Deconstructs systems of privilege and oppression using the vehicles of race and class. Contrasts varying experiences with systems of privilege and oppression within the United States. Connects these systems to our individual and collective socialization to allow for a critique of how each has been impacted by such systems. Examines the internal and external, individual and systemic supports for inequity and provides a framework for deconstructing, dismantling and resisting those systems of oppression, individually and collectively.

TRS 2777 – Topics in Religion

Topics in Theology and Religious Studies.

Career Outlook

Students who successfully complete a Sustainability Studies and the Environment major, along with interdisciplinary courses outside the program, will be exceptionally well prepared for the modern-day workplace and a variety of graduate degrees.

This program is also ideal for students who have an interest in integrating sustainability and the environment into their careers across all industries.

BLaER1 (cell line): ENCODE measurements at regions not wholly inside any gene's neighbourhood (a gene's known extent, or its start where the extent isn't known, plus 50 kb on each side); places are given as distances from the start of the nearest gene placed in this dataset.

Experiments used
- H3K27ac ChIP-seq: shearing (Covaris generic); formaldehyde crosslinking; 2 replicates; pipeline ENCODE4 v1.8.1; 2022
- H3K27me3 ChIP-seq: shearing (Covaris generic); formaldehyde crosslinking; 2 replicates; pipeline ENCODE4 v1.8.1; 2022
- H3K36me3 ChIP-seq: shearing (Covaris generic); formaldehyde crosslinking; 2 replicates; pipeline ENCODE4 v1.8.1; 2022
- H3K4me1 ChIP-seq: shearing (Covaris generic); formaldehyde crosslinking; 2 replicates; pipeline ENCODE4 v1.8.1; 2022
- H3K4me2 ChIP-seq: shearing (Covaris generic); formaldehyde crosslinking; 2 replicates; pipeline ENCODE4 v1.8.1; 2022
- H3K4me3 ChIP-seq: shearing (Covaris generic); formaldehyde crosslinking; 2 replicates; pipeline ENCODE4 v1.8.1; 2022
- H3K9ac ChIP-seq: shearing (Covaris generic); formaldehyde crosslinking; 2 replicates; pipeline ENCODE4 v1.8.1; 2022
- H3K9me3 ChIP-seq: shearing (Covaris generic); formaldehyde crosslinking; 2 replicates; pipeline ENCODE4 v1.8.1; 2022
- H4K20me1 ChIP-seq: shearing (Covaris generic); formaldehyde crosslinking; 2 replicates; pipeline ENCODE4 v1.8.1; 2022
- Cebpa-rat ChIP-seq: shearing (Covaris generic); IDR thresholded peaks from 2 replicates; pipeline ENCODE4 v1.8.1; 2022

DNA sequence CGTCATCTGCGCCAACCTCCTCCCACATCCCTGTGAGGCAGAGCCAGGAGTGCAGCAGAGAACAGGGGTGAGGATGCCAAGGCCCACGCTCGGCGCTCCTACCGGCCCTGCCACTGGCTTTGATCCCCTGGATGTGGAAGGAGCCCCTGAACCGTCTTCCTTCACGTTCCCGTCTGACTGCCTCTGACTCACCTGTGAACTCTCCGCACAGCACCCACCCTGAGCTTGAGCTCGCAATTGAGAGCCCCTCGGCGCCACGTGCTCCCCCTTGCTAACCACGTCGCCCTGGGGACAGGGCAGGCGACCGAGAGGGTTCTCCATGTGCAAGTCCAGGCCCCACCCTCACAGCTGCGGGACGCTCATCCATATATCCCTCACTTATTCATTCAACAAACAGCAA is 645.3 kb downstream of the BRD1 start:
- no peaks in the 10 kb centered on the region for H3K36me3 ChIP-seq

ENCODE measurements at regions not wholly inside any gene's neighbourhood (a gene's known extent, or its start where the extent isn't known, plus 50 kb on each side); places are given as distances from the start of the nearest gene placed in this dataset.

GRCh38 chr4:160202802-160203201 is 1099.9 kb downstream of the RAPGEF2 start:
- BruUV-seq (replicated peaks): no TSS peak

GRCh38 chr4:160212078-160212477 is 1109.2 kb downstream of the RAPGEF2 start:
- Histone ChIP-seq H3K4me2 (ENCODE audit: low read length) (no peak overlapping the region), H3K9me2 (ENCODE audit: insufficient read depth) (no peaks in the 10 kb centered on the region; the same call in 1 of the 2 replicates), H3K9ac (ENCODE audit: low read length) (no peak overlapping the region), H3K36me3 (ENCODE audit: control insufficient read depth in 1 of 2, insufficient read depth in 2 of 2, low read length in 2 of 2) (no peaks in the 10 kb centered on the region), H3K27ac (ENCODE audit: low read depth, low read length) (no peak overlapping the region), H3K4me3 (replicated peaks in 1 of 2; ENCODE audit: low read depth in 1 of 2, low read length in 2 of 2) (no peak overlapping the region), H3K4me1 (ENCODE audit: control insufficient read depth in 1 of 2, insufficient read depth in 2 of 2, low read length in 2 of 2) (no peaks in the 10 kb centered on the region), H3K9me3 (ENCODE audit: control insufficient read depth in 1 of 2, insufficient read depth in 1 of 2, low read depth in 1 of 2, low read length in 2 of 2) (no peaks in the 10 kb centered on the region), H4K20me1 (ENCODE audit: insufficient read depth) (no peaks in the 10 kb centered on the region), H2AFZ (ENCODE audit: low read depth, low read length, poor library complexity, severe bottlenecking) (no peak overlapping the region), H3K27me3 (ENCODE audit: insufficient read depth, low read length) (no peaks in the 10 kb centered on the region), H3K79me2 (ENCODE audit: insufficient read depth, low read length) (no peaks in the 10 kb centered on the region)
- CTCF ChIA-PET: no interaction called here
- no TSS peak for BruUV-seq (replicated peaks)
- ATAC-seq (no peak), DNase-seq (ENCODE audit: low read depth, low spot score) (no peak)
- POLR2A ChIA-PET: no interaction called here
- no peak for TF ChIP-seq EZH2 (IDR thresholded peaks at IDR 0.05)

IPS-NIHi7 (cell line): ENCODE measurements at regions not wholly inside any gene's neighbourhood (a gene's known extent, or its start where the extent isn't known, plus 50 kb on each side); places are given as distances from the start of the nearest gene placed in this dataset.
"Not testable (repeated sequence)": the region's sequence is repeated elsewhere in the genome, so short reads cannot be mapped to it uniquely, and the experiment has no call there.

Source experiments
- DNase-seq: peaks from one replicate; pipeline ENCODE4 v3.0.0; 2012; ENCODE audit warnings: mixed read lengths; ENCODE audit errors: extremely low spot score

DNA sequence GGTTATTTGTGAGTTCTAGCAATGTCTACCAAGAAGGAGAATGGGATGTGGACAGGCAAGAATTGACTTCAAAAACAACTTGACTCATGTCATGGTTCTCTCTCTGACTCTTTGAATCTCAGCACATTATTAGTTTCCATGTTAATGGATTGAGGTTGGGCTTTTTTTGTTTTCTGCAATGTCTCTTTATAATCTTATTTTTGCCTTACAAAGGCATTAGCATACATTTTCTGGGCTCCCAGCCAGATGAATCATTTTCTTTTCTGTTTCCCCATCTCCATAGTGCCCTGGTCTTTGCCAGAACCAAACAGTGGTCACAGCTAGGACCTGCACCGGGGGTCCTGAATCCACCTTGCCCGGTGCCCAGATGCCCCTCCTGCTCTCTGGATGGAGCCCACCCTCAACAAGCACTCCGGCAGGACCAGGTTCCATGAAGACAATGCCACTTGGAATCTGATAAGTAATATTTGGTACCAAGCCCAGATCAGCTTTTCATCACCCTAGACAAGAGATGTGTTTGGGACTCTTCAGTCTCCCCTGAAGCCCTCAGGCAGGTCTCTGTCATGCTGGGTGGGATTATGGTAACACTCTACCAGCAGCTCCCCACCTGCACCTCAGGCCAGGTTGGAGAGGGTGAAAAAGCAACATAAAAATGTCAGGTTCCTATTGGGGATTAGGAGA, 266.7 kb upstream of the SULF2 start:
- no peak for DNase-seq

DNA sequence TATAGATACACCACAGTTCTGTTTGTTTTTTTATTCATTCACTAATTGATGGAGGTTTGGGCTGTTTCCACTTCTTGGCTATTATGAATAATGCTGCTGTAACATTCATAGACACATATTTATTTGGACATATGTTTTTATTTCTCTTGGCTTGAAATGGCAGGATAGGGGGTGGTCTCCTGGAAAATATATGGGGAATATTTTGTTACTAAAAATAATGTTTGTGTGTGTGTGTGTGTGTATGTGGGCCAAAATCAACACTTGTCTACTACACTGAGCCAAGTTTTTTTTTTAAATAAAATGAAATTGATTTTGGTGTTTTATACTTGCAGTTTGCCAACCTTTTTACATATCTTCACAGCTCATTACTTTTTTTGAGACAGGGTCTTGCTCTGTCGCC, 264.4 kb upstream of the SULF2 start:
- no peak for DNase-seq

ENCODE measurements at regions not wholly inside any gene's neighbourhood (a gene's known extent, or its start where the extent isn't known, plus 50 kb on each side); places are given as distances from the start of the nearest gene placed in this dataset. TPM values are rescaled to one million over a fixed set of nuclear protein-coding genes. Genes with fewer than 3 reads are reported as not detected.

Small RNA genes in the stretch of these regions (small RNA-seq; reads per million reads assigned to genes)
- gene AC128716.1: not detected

Sustainability now has an impact in all areas of human endeavor. Governments, corporations, religious institutions, academic institutions, non-profit organizations, hospitals, etc. are all incorporating principles of sustainability into their everyday practices.

Additionally, students can prepare themselves for the job market by combining a sustainability major with any field of interest: business, economics, biology, marketing, nursing, management, fine arts, pre-law, etc.

Pair with a Language

Boost your brainpower and give yourself a competitive edge in our global economy by pairing your major with a language. St. Scholastica offers programs and courses in American Sign Language, French, German, Latin, Ojibwe, Russian and Spanish.